Rapid and Low-Cost Prototyping of 3D Nanostructures with Multi-Layer Hydrogen Silsesquioxane Scaffolds

Authors

  • Leo T. Varghese,

    1. Birck Nanotechnology Center and School of Electrical and Computer Engineering, Purdue University, Indiana 47907, USA
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  • Li Fan,

    1. Birck Nanotechnology Center and School of Electrical and Computer Engineering, Purdue University, Indiana 47907, USA
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  • Jian Wang,

    1. Birck Nanotechnology Center and School of Electrical and Computer Engineering, Purdue University, Indiana 47907, USA
    2. State Key Laboratory of Functional Materials for Informatics, Shanghai Institute of Microsystem and Information Technology, Chinese Academy of Sciences, Shanghai 200050, PR China
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  • Yi Xuan,

    1. Birck Nanotechnology Center and School of Electrical and Computer Engineering, Purdue University, Indiana 47907, USA
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  • Minghao Qi

    Corresponding author
    1. Birck Nanotechnology Center and School of Electrical and Computer Engineering, Purdue University, Indiana 47907, USA
    2. State Key Laboratory of Functional Materials for Informatics, Shanghai Institute of Microsystem and Information Technology, Chinese Academy of Sciences, Shanghai 200050, PR China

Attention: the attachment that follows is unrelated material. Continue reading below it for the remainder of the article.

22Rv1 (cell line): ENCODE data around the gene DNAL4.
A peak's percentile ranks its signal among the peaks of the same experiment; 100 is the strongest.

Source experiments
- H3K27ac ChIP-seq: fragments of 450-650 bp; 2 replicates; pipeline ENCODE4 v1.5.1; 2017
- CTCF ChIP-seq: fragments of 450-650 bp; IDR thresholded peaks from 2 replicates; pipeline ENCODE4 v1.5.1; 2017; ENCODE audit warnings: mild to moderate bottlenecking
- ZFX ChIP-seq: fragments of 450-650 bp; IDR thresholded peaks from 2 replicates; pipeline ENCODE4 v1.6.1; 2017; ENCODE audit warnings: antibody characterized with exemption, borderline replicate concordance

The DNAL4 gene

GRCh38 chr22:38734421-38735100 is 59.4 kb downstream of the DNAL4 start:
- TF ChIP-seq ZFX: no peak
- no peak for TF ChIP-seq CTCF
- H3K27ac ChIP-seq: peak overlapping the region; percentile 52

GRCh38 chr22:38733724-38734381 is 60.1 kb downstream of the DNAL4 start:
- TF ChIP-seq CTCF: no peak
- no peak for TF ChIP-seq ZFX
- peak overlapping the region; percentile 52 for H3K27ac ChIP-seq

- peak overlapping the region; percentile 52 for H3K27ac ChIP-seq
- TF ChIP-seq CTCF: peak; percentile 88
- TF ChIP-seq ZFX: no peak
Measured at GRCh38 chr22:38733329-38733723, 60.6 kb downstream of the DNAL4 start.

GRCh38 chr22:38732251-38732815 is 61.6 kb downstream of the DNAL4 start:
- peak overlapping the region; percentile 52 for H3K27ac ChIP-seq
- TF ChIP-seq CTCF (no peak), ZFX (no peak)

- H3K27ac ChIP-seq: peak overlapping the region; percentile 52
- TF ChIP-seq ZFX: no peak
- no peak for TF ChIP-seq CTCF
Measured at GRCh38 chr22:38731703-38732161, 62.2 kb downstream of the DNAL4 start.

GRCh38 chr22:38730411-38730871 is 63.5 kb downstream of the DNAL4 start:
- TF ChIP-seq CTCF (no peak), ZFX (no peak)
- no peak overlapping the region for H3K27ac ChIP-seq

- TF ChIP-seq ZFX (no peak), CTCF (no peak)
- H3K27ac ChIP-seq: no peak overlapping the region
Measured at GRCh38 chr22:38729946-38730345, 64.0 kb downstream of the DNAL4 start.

• Birck Nanotechnology Center and School of Electrical and Computer Engineering, Purdue University, Indiana 47907, USA.

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Abstract

A layer-by-layer (LBL) method can generate or approximate any three-dimensional (3D) structure, and has been the approach for the manufacturing of complementary metal-oxide-semiconductor (CMOS) devices. However, its high cost precludes the fabrication of anything other than CMOS-compatible devices, and general 3D nanostructures have been difficult to prototype in academia and small businesses, due to the lack of expensive facility and state-of-the-art tools. It is proposed and demonstrated that a novel process that can rapidly fabricate high-resolution three-dimensional (3D) nanostructures at low cost, without requiring specialized equipment. An individual layer is realized through electron-beam lithography patterning of hydrogen silsesquioxane (HSQ) resist, followed by planarization via spinning SU-8 resist and etch-back. A 4-layer silicon inverse woodpile photonic crystal with a period of 650 nm and a 7-layer HSQ scaffold with a period of 300 nm are demonstrated. This process provides a versatile and accessible solution to the fabrication of highly complex 3D nanostructures.

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